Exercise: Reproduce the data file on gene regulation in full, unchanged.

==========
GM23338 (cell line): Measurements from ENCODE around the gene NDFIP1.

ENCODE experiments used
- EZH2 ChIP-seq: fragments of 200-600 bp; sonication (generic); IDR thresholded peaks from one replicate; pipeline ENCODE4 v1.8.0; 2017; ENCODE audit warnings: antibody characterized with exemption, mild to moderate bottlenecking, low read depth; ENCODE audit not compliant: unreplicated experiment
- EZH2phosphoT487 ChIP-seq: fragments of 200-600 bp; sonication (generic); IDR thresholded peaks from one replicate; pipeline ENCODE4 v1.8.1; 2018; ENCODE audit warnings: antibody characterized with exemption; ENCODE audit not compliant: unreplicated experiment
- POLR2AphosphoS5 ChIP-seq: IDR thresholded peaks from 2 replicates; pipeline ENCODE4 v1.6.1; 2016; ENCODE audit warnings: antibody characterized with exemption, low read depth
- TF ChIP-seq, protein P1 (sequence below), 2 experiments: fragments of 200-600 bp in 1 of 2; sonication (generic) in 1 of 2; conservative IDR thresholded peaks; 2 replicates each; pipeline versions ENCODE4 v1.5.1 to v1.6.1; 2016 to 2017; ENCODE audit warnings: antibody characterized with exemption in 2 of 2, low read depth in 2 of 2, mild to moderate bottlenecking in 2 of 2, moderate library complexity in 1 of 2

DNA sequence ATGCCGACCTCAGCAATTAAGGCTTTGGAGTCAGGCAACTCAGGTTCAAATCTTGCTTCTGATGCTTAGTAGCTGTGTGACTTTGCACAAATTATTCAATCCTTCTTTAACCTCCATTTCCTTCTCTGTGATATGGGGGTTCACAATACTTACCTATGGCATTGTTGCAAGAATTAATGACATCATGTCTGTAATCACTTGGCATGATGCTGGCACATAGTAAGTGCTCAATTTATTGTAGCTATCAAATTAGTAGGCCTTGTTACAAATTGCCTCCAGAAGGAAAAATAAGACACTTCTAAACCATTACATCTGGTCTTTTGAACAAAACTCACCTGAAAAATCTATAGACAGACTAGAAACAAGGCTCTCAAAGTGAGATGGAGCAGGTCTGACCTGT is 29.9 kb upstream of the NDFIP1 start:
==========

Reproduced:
GM23338 (cell line): Measurements from ENCODE around the gene NDFIP1.

ENCODE experiments used
- EZH2 ChIP-seq: fragments of 200-600 bp; sonication (generic); IDR thresholded peaks from one replicate; pipeline ENCODE4 v1.8.0; 2017; ENCODE audit warnings: antibody characterized with exemption, mild to moderate bottlenecking, low read depth; ENCODE audit not compliant: unreplicated experiment
- EZH2phosphoT487 ChIP-seq: fragments of 200-600 bp; sonication (generic); IDR thresholded peaks from one replicate; pipeline ENCODE4 v1.8.1; 2018; ENCODE audit warnings: antibody characterized with exemption; ENCODE audit not compliant: unreplicated experiment
- POLR2AphosphoS5 ChIP-seq: IDR thresholded peaks from 2 replicates; pipeline ENCODE4 v1.6.1; 2016; ENCODE audit warnings: antibody characterized with exemption, low read depth
- TF ChIP-seq, protein P1 (sequence below), 2 experiments: fragments of 200-600 bp in 1 of 2; sonication (generic) in 1 of 2; conservative IDR thresholded peaks; 2 replicates each; pipeline versions ENCODE4 v1.5.1 to v1.6.1; 2016 to 2017; ENCODE audit warnings: antibody characterized with exemption in 2 of 2, low read depth in 2 of 2, mild to moderate bottlenecking in 2 of 2, moderate library complexity in 1 of 2

DNA sequence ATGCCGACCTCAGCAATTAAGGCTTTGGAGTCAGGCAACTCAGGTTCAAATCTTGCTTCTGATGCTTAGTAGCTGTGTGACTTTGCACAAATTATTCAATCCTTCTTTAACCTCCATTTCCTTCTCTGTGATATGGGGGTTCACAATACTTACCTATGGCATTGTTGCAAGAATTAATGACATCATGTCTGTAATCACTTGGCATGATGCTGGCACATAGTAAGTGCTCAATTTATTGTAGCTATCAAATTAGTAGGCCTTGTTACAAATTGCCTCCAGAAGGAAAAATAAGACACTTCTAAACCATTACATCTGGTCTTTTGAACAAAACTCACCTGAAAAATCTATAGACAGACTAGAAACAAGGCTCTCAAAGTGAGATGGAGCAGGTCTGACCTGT is 29.9 kb upstream of the NDFIP1 start: